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Recent Blogs Posts

  1. Letters of the Week: January 8 - January 14

  2. Automatic Extension of EADs for Hondurans and Nicaraguans on TPS

    By: Bruce Buchanan, Sebelist Buchanan Law

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    As the Trump administration continues to gradually terminate Temporary Protected Status (TPS) for some countries, including Honduras and Nicaragua, it is important to remember the validity of employment authorization cards (EADs) is automatically extended for a period of time for individuals with TPS from Honduras and Nicaragua.

    If an employee from Honduras or Nicaragua has an EAD with an expiration date of January 5, 2018 and lists the category code "A-12" or "C-19," this EAD is automatically extended and the employee may continue to work without a new EAD (and without a receipt notice) through the end of the applicable automatic extension period. TPS Honduras EADs have been automatically extended through July 4, 2018. TPS Nicaragua EADs have been automatically extended through March 6, 2018.

    Additionally, the EADs of TPS beneficiaries from Nicaragua, who timely re-register (Form I-821) and file a request for a new EAD (Form I-765), will be automatically extended through July 4, 2018. The period for re-registration ends on February 13, 2018. If approved, the new EAD will terminate on January 5, 2019, the last day of TPS for Nicaraguans.

    The automatic extension of EADs for Hondurans and Nicaraguans is very important for employers because normally an employer needs to terminate an employee whose EAD expires and no further work authorization, such as a new EAD or permanent resident card, is provided. Thus, EADs obtained through TPS are an exception to the rule. If an employer terminates an employee because it believed their work authorization had expired when the EAD had been automatically extended, the employer may have violated the anti-discrimination provision of the Immigration and Nationality Act (INA). As subject, the employee may be subject to an investigation by the Immigrant and Employee Rights (IER) Section of the Department of Justice, which has authority to seek an employeeís reinstatement with back pay and a penalty paid to the U.S. government.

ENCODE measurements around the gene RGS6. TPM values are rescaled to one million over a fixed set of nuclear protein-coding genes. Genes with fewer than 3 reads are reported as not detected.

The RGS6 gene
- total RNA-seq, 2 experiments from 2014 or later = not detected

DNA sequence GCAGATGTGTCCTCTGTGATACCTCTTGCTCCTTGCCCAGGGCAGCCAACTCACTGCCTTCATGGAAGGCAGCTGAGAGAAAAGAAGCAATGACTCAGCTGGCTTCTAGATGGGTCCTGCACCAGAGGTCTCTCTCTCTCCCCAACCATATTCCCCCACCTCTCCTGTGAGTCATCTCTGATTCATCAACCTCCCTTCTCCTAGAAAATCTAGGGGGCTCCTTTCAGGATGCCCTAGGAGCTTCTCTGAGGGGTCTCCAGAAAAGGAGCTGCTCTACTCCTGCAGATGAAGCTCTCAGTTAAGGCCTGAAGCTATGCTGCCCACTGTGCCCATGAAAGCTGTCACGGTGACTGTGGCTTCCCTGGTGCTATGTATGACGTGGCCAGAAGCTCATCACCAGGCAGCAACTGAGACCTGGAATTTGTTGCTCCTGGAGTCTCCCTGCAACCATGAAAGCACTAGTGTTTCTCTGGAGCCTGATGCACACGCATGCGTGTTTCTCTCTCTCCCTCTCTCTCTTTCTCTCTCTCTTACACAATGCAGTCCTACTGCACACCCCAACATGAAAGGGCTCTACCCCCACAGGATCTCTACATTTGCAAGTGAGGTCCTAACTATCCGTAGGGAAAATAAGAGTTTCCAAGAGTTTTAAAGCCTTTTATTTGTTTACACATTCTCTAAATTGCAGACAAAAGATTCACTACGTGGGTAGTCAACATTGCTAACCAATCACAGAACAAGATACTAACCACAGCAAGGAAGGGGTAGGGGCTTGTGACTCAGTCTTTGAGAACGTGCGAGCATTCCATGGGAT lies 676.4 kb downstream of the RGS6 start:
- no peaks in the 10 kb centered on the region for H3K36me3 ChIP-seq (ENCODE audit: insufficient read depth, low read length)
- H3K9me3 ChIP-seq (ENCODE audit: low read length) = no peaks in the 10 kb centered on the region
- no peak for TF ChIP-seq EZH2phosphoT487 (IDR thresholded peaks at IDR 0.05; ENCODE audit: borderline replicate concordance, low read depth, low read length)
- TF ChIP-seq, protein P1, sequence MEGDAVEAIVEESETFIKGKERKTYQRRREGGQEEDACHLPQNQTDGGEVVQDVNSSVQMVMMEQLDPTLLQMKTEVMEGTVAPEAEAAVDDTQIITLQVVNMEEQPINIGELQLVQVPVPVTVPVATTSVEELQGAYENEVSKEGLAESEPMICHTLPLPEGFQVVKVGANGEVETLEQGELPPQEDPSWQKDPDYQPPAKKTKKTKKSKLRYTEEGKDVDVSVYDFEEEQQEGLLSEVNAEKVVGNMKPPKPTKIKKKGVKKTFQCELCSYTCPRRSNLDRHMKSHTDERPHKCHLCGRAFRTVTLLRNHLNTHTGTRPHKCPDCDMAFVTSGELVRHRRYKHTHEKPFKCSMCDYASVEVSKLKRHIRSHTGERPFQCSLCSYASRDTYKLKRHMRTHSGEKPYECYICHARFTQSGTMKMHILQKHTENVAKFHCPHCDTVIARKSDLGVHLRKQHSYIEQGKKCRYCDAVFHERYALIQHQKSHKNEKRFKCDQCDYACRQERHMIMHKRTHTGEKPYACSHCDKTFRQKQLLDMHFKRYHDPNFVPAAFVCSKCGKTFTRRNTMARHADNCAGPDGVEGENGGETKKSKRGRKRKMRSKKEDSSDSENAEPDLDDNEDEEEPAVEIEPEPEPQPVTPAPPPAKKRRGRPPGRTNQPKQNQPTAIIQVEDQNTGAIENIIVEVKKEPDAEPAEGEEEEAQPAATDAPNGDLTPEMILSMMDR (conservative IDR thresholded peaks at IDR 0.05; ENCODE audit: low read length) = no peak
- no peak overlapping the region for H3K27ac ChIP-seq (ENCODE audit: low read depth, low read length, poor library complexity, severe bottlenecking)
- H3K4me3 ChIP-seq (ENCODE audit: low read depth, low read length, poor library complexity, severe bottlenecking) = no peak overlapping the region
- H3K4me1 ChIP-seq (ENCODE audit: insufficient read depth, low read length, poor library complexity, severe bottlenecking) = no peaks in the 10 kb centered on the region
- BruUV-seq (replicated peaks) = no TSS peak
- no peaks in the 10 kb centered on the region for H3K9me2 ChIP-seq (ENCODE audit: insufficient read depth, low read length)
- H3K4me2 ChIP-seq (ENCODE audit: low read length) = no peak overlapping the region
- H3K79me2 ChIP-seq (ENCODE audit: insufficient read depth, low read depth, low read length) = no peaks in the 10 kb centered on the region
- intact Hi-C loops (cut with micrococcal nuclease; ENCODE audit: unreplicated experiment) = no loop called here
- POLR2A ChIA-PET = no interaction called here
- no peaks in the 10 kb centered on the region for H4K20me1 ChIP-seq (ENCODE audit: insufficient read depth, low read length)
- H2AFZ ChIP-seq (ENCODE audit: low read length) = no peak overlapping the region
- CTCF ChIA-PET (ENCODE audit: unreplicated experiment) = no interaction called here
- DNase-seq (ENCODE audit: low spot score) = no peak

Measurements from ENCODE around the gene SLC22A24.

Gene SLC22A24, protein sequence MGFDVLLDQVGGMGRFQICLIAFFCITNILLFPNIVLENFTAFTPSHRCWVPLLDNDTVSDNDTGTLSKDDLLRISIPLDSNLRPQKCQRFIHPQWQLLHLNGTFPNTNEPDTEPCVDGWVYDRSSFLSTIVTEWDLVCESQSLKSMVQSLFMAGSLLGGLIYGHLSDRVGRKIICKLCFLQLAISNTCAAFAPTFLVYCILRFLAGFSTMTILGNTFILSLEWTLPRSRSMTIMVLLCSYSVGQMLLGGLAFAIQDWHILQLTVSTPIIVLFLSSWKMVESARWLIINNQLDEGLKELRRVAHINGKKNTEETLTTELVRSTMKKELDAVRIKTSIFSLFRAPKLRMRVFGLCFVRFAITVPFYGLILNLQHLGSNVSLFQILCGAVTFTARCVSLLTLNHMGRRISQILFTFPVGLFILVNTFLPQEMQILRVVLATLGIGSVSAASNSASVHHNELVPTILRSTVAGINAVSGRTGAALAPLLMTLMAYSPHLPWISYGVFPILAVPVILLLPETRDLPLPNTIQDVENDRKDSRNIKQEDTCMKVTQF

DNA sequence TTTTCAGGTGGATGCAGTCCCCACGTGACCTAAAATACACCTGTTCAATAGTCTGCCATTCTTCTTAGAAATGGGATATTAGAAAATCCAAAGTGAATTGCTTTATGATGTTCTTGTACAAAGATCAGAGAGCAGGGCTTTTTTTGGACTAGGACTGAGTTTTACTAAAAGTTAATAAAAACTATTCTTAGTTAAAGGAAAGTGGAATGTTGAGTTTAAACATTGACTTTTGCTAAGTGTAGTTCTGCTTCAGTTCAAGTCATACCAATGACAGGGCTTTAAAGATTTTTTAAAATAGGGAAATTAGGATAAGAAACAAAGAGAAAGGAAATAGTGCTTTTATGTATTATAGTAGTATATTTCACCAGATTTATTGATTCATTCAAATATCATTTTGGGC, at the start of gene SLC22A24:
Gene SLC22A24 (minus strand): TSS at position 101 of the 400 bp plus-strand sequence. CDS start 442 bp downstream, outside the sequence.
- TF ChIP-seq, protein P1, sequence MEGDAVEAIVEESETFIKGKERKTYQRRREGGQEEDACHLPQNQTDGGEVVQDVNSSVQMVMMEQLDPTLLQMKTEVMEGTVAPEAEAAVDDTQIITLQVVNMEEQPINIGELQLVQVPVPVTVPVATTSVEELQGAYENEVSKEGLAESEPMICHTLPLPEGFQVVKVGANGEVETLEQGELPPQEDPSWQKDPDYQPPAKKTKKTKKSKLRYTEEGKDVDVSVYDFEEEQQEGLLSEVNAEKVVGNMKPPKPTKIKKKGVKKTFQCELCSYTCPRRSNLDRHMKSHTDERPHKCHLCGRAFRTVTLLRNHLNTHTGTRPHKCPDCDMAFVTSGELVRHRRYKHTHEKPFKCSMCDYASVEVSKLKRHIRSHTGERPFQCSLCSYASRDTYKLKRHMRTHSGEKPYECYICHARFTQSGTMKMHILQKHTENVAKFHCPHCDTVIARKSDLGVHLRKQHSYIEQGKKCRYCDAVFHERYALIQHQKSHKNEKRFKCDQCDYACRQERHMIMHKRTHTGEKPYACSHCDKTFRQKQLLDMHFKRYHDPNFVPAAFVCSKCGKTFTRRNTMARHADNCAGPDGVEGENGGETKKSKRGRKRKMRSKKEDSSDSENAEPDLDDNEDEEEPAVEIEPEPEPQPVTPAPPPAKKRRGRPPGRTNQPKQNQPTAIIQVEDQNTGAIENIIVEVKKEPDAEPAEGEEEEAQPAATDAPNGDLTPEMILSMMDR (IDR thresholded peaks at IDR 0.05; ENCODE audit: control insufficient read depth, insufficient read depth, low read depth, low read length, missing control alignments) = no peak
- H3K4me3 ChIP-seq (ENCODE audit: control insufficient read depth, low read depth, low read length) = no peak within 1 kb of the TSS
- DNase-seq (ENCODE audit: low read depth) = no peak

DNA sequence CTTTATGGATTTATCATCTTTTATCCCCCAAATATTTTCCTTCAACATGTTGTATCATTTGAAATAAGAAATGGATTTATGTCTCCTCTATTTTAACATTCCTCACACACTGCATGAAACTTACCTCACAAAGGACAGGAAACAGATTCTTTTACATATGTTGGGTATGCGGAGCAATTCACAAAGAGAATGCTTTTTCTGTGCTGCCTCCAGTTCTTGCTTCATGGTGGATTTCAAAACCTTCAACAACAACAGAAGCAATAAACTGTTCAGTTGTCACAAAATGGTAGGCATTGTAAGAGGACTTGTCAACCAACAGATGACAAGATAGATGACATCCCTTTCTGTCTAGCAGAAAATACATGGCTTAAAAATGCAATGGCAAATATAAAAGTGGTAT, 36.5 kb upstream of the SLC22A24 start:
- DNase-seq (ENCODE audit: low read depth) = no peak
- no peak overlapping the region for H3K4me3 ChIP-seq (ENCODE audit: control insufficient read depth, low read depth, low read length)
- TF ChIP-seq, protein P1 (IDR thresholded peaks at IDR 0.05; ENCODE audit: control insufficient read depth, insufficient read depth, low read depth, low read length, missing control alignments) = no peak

If you want further information on immigration compliance issues, I recommend reading The I-9 and E-Verify Handbook, a new book that I co-authored, which is available at http://www.amazon.com/dp/0997083379.
  3. Democrats out of order on DREAM Act. By Nolan Rappaport


    © Getty Images


    Democrats are threatening to block funding legislation that is needed to keep the government running unless the Republicans pass the DREAM Act of 2017, which would provide conditional permanent resident status for undocumented aliens whose parents brought them to the United States illegally when they were children.

    The Democrats have been trying unsuccessfully to get a DREAM Act passed for 16 years, and they are not likely to succeed with the DREAM Act of 2017 either.

    It was introduced in the Senate on July 20, 2017. An identical version was introduced in the House on July 26, 2017. Neither has had hearings or markups, which are required by what is referred to as the “regular order.”


    If the DREAM Act is passed without going through the checks and balances that are provided by regular order, it will represent little more than the partisan views of those who wrote it.


    When President Obama gave up on passage of a DREAM Act during his administration, he established the Deferred Action for Childhood Arrivals (DACA) program to give them temporary lawful status.

    According to USCIS data, there were 690,000 DACA participants when President Trump terminated the program on Sept. 5, 2017, subject to a six-month grace period to give Congress a chance to help them with legislation.


    Democratic leaders Rep. Nancy Pelosi (D-Calif.) and Sen. Chuck Schumer (D-N.Y.) are urging Congress to pass the DREAM Act before the grace period expires, but DACA participants are not going to be in danger of being deported when that period expires.

    Read more at http://thehill.com/opinion/immigrati...rnd=1515255525


    Published originally on The Hill.

    About the author. Nolan Rappaport was detailed to the House Judiciary Committee as an executive branch immigration law expert for three years; he subsequently served as an immigration counsel for the Subcommittee on Immigration, Border Security and Claims for four years. Prior to working on the Judiciary Committee, he wrote decisions for the Board of Immigration Appeals for 20 years.

    Updated 01-08-2018 at 09:42 AM by ImmigrationLawBlogs

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